While transportation departments have always worked on long-range plans to adequately prepare for multi-year construction projects, some governments are thinking even further ahead.

Miami’s 2045 Long Range Transportation Plan, first released in 2019, includes language on connected and autonomous vehicles, maglev trains, hyperloops and delivery drones. The Texas Transportation Plan 2050, adopted last year, recognizes that “technology is being adopted at a faster pace than ever before” and weighs a variety of future scenarios with different levels of technology, stating that “as Texans embrace new technologies, behavioral patterns for transportation use will likely change.” Pittsburgh even released a plan this year that looks out to 2070.

Cities prepare to get in on the action

The world of transportation has changed dramatically even in just the last decade. Considering the ride-hailing revolution powered by Uber and Lyft, or the fleets of scooters and e-bikes dropped on city sidewalks, urban transportation departments have had to adapt quickly. Kersten Heineke, head of the McKinsey Center for Future Mobility in Europe, said cities should be evaluating recent developments in mobility offerings in technology and think about becoming a pilot city to help shape the application of technology.

In an email, Heineke said there are “two main risks” for cities not preparing for new tools. “With previous technologies and services, cities who did not proactively co-shape with players had to ‘overcorrect’ by issuing … bans for certain services or vehicles,” Heineke wrote. He added that unprepared cities will be the last to reap the full benefits of the new technology.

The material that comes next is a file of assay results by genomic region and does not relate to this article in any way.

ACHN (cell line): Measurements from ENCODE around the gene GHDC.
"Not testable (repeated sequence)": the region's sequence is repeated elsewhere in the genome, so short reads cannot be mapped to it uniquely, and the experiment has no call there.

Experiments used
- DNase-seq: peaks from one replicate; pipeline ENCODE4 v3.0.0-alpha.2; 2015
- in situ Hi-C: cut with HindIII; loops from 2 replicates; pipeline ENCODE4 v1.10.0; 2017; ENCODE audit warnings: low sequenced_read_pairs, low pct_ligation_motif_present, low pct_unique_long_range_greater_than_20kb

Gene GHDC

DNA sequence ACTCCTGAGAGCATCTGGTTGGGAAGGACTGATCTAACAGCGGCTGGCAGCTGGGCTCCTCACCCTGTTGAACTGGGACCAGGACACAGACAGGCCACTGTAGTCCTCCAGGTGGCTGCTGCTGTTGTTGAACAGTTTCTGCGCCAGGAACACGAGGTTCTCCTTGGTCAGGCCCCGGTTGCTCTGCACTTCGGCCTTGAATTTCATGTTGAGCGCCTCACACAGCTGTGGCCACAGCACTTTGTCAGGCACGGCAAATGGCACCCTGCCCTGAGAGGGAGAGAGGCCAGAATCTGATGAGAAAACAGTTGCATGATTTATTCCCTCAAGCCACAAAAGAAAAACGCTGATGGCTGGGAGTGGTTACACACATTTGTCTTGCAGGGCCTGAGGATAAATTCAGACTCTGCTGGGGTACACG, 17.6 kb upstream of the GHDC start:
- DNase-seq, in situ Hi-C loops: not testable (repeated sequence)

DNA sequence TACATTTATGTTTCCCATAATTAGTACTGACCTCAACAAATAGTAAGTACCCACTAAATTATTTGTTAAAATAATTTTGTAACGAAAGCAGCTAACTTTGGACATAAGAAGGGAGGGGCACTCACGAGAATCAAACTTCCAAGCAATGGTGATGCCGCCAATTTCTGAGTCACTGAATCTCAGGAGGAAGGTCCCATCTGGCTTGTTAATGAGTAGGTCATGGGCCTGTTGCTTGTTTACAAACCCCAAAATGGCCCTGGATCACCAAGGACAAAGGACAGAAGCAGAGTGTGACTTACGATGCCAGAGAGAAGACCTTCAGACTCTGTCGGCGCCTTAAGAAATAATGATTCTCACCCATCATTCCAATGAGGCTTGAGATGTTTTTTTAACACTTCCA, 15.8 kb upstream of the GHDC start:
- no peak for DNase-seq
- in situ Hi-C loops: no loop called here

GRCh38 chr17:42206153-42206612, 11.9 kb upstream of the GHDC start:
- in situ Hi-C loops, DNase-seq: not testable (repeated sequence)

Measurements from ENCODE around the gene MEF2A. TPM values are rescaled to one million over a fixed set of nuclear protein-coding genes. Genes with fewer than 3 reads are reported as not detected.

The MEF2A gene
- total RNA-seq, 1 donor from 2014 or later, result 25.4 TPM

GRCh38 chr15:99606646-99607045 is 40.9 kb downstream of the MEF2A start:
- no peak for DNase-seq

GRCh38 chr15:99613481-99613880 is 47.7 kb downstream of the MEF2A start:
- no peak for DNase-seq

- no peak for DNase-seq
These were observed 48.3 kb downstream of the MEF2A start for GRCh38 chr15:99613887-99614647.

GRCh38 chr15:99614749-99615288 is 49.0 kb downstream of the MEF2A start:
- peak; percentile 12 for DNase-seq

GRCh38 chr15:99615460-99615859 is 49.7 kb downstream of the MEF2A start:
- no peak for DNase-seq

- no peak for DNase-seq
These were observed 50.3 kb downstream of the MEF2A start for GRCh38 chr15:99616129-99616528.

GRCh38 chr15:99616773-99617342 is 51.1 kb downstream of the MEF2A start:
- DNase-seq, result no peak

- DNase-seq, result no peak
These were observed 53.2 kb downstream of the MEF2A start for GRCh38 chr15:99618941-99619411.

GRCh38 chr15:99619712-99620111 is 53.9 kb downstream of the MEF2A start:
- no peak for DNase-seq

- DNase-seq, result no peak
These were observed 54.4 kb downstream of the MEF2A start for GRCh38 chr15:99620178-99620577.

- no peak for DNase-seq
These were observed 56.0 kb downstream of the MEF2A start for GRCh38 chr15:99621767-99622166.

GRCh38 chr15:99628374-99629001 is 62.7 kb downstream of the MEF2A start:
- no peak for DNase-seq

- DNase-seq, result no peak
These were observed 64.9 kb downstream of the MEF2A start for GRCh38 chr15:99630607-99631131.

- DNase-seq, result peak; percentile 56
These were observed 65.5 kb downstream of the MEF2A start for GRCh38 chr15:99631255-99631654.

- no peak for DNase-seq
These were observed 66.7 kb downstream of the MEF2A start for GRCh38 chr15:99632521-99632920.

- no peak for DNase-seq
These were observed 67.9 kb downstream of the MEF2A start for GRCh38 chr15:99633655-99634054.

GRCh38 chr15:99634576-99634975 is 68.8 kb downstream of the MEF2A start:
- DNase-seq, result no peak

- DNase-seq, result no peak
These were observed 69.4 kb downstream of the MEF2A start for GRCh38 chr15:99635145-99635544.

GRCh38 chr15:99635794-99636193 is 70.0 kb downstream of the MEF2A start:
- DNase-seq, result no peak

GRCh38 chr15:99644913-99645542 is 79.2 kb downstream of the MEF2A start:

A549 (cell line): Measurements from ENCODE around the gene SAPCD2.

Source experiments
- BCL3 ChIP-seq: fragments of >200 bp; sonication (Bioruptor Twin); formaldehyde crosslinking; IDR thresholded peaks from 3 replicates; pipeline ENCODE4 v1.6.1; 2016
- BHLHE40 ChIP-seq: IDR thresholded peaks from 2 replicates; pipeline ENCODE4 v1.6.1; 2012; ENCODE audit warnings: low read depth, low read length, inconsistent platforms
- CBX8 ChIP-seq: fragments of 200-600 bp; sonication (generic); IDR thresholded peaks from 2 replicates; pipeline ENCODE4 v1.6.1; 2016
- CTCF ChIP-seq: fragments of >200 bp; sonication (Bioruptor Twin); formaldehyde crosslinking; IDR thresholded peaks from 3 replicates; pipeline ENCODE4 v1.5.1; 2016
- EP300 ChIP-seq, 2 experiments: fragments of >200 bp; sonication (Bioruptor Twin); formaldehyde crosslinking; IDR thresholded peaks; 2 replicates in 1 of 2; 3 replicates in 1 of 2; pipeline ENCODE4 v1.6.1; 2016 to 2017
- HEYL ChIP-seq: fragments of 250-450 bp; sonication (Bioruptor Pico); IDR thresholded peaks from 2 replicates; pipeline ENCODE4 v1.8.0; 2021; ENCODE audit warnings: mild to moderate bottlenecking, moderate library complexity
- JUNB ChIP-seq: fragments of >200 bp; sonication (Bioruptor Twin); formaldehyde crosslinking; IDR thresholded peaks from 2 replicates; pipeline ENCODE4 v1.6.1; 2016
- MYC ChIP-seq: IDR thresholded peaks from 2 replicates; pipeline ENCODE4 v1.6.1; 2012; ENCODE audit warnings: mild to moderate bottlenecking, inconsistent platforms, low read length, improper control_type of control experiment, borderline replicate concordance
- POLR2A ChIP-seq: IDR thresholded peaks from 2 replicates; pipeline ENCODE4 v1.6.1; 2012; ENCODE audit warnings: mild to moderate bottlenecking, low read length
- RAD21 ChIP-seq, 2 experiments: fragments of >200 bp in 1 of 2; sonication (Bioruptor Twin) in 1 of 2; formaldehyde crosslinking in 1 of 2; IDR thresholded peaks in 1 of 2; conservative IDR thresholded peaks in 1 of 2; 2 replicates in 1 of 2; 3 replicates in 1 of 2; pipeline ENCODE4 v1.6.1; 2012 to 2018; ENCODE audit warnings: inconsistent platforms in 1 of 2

For Orlando, that means preparing for urban air mobility by envisioning a network of landing pads for eVTOL vehicles. Those vehicles may be closer to launching than many people think: California’s Joby Aviation says it has completed more than 1,000 test flights of an eVTOL vehicle, including a 154-mile flight it says is the longest for any eVTOL, and it has started the process to gain approval from the Federal Aviation Administration with an eye on beginning commercial operations in 2024Uber and Boeing are developing flying vehicles as well.

A report this year from Deloitte and the Aerospace Industries Association (AIA) found that urban air mobility could be worth $115 billion by 2035.

Several cities are hoping to capture a share of that market and take advantage of the opportunity to move people around downtown corridors without adding any congestion on existing roads. Los Angeles announced in 2020 its Urban Air Mobility Partnership to educate and engage residents and policymakers in the technology. Houston has been a hub for Uber’s flying taxi testing. In Miami, the newly constructed Paramount Miami World Center, which developers call “America’s City-within-the-City of the Future,” has a takeoff and landing port, and other new construction will include similar “SkyPorts.”

Activist Post reports regularly about “Smart Cities” and unsafe technology.  For more information, visit our archives and the following websites: